The opinion of the court was delivered by: Leisure, District Judge.
Gianni Versace, S.p.A. (hereinafter "Gianni") seeks an order,
pursuant to Federal Rule of Civil Procedure 60(a), to modify a
preliminary injunction entered by the Honorable Sidney H. Stein,
United States District Judge, in Gianni Versace, S.p.A. v.
Alfredo Versace and Foldom Int'l (U.S.A.), Inc. (hereinafter the
"Foldom Action"). For the following reasons, Gianni's motion to
modify the preliminary injunction is dismissed as moot because
the Court clarifies that the preliminary injunction entered by
Judge Stein applies extraterritorially.
Gianni is a world-famous design house founded in the 1970s by
the late Italian designer, Mr. Gianni Versace. Gianni owns a
number of famous trademarks incorporating the name "Versace," as
well as its signature "Medusa" trademarks. A.V. By Versace, Inc.
(hereinafter "A.V.") is a Texas corporation originally formed by
Mr. Alfredo Versace (hereinafter "Mr. Versace"), Anthony
Pellegrino, and Patrick Marano. A.V. is a manufacturer of
clothing and athletic shoes bearing the trademarks "A.V. By
Versace" and "Alfredo Versace," pursuant to an alleged license
with Mr. Versace, an Italian citizen and United States resident
The factual background of this action has been set forth in
greater detail in this Court's January 28, 1997, Memorandum
Order, see A.V. by Versace, Inc. v. Gianni Versace, S.p.A., No.
96 Civ. 9721, 1997 WL 31247, at *1 (S.D.N.Y. Jan.28, 1997),
familiarity with which the Court assumes. In December 1996, A.V.
commenced an action (hereinafter the "A.V. Action") against
both Gianni and Mr. Versace after its customer, Kinney Shoe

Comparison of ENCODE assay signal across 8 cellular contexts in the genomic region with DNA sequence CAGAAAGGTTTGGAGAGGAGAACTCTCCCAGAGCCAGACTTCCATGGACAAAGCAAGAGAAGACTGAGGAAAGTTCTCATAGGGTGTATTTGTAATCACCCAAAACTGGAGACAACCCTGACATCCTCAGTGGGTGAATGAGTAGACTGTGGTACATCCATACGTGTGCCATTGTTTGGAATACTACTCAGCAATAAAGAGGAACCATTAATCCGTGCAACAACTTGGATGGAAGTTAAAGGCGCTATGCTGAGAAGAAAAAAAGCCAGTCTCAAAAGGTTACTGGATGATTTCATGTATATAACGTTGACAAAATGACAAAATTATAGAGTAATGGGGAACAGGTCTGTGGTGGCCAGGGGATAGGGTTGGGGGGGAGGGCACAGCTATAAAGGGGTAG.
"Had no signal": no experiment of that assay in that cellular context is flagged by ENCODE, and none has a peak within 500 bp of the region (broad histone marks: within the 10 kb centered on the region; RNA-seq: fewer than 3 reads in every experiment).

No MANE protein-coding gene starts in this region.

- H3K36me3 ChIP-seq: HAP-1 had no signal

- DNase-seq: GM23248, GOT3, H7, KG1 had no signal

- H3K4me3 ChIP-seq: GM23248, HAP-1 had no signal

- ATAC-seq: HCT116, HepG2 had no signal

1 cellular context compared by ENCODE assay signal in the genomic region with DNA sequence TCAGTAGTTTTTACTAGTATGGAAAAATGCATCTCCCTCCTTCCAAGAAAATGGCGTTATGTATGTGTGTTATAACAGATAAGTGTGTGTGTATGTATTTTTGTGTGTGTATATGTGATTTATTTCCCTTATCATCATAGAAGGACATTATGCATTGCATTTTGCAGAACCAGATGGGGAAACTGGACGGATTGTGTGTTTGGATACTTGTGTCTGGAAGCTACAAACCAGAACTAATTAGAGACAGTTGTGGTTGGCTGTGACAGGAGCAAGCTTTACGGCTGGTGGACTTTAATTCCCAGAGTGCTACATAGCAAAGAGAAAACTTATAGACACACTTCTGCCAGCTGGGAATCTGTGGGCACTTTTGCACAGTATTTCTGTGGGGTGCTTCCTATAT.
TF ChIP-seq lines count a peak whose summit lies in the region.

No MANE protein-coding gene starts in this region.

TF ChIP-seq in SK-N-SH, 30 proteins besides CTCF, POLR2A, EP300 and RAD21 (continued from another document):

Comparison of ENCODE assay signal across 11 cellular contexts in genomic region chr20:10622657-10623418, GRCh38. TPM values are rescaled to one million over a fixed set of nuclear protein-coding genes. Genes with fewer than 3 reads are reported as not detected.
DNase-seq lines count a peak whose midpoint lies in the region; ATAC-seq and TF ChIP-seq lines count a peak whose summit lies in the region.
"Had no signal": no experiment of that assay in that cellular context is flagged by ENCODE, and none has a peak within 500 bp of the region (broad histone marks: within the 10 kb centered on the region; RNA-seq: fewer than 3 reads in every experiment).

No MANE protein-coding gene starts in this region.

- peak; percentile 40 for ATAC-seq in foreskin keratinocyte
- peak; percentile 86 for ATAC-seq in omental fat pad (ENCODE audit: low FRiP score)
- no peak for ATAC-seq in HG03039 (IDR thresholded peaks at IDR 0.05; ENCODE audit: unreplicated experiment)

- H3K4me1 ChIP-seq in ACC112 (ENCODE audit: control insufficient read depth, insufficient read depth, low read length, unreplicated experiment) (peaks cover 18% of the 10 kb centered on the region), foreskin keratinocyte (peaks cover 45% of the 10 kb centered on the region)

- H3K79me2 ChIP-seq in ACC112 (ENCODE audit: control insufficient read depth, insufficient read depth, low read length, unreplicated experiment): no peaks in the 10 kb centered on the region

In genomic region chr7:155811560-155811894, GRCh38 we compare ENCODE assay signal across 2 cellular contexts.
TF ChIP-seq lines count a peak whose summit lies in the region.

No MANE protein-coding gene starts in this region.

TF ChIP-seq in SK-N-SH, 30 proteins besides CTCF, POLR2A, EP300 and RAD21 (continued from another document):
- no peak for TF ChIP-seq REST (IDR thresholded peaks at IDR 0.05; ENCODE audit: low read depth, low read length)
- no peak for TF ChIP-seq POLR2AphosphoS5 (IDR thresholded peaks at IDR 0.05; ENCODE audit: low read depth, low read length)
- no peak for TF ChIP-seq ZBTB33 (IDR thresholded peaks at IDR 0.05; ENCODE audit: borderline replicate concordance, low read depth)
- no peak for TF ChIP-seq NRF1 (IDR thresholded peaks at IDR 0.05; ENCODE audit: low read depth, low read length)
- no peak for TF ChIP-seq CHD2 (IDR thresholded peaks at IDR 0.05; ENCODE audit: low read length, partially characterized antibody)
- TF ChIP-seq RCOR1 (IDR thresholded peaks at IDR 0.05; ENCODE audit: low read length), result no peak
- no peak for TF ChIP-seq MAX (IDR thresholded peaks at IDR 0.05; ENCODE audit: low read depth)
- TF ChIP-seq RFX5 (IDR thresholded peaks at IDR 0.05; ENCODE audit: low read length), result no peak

Corporation, received a "cease and desist" letter from Gianni's
attorneys alleging that Kinney's sales of "A.V. By Versace" and
"Alfredo Versace" clothing and shoes infringed various Gianni
trademarks. As to Gianni, A.V. sought (1) declaratory relief,
declaring that its products do not infringe Gianni's registered
trademarks; (2) injunctive relief, enjoining Gianni from sending
further "cease and desist" letters to A.V.'s customers; and (3)
damages, under theories of unfair competition and tortious
interference with contract. See id. Against Mr. Versace, A.V.
requested (1) declaratory relief, ruling that (a) it has the sole
right to use the mark "Alfredo Versace," and (b) if the mark is
registered in the United States, it must be assigned the
registration; and (2) compensatory and punitive damages. See
On January 28, 1997, this Court denied A.V.'s request for a
preliminary injunction against the two defendants that would have
prohibited both from using the mark "Alfredo Versace," based on
A.V.'s failure to demonstrate a likelihood of irreparable harm.
See id. at *2-*3. Gianni subsequently filed counterclaims, a
cross-claim, and third-party claims of trademark infringement and
unfair competition against A.V. and third-party defendants
Anthony Pellegrino and Patrick Marano. See A.V. by Versace, Inc.
v. Gianni Versace, S.p.A., No. 96 Civ. 9721, 1998 WL 832692, at
*1 (S.D.N.Y. Dec.1, 1998).
II. The Foldom Action and Judge Stein's Preliminary
On January 8, 1998, Gianni filed a separate lawsuit against Mr.
Versace and Foldom International (U.S.A.), Inc. (hereinafter
"Foldom"), alleging trademark infringement, unfair competition,
and trademark dilution in violation of the Lanham Act,
15 U.S.C. § 1114(l), 1125(a), and 1125(c); trademark dilution, pursuant